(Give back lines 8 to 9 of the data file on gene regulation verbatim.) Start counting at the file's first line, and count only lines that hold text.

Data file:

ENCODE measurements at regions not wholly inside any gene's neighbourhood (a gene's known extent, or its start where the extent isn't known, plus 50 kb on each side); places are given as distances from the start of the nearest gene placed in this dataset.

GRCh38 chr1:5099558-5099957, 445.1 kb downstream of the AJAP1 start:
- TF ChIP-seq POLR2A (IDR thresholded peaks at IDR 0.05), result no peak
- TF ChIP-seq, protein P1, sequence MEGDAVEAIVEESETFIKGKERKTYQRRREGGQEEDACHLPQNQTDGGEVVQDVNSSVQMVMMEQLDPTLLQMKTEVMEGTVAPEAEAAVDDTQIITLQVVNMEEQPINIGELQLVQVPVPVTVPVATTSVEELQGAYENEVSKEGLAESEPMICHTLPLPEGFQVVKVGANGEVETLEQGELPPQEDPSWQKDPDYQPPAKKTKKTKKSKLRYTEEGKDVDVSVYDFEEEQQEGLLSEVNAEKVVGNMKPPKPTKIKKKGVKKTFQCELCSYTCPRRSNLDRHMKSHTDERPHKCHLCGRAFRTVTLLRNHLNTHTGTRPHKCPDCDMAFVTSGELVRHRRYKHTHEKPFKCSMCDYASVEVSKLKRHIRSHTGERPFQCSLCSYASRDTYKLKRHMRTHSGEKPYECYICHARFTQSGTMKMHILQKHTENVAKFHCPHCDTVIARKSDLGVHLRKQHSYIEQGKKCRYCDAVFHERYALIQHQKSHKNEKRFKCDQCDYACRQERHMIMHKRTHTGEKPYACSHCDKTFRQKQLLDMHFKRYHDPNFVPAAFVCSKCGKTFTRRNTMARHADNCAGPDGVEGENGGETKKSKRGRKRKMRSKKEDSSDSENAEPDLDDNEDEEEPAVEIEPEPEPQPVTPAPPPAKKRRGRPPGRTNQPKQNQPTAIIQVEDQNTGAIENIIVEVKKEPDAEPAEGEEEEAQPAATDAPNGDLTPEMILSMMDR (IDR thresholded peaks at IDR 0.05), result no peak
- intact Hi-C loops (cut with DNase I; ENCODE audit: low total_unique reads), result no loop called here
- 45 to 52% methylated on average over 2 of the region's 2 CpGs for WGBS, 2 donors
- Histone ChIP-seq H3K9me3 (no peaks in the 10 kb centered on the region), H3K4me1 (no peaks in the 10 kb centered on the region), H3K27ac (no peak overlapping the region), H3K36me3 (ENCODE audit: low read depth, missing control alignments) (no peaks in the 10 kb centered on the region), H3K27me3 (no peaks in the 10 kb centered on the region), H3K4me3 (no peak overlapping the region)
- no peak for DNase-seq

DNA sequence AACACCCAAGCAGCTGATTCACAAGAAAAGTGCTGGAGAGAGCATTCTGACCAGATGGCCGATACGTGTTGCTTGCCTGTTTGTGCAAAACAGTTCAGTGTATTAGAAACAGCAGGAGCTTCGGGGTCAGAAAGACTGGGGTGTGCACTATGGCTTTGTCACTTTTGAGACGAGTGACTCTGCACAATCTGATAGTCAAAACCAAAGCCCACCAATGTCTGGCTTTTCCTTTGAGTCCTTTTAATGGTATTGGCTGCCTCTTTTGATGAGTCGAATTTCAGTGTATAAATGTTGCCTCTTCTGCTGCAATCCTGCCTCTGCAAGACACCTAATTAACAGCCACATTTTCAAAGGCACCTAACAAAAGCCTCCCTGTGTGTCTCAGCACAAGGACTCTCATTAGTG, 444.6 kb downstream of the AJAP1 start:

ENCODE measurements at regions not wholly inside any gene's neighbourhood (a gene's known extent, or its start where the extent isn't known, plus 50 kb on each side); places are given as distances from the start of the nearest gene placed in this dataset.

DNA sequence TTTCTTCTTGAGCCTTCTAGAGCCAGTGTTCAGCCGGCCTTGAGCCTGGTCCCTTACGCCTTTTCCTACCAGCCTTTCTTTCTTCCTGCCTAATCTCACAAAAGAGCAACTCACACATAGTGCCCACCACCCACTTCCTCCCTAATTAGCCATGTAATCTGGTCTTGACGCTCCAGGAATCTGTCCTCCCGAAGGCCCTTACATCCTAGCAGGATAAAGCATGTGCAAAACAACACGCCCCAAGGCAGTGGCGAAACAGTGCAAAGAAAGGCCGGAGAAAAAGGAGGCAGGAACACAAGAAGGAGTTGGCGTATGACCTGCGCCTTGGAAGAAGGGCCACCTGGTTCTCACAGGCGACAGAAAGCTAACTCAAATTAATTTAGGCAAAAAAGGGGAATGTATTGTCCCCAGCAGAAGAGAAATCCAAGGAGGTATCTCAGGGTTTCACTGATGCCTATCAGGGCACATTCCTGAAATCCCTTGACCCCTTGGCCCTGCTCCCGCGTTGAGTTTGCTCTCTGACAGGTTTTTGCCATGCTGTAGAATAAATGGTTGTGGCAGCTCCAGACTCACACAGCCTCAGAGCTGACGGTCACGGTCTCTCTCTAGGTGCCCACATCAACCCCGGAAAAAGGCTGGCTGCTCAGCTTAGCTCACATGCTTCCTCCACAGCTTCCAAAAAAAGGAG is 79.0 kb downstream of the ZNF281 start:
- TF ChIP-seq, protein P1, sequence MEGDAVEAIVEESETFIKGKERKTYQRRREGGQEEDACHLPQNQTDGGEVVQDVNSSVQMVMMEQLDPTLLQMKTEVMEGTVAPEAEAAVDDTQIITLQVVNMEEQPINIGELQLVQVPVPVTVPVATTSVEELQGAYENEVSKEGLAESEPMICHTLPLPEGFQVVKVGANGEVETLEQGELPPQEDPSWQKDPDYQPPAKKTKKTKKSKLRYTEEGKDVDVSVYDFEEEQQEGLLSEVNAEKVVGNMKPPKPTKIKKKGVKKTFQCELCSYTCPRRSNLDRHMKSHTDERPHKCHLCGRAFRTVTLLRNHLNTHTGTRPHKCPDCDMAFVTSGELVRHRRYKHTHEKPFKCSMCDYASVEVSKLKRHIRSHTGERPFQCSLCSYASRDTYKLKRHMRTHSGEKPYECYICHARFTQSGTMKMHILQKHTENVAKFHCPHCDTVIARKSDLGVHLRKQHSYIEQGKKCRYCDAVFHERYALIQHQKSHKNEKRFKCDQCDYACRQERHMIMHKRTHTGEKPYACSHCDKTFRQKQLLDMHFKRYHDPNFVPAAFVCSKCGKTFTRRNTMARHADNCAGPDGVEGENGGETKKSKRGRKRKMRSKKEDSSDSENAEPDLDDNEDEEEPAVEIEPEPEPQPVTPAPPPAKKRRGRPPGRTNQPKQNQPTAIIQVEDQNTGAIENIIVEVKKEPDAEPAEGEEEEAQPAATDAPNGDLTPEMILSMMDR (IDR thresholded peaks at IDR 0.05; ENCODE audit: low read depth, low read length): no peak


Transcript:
- no peak for DNase-seq

DNA sequence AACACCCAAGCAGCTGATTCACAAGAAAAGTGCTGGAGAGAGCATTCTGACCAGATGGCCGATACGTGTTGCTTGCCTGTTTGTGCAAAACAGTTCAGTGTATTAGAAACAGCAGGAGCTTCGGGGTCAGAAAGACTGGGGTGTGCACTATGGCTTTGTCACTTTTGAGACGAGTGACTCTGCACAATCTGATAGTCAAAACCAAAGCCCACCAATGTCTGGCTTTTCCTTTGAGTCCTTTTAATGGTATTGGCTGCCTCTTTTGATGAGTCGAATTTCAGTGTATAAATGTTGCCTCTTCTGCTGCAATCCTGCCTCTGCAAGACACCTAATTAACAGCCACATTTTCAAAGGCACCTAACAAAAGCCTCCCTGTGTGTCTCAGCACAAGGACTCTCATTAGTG, 444.6 kb downstream of the AJAP1 start: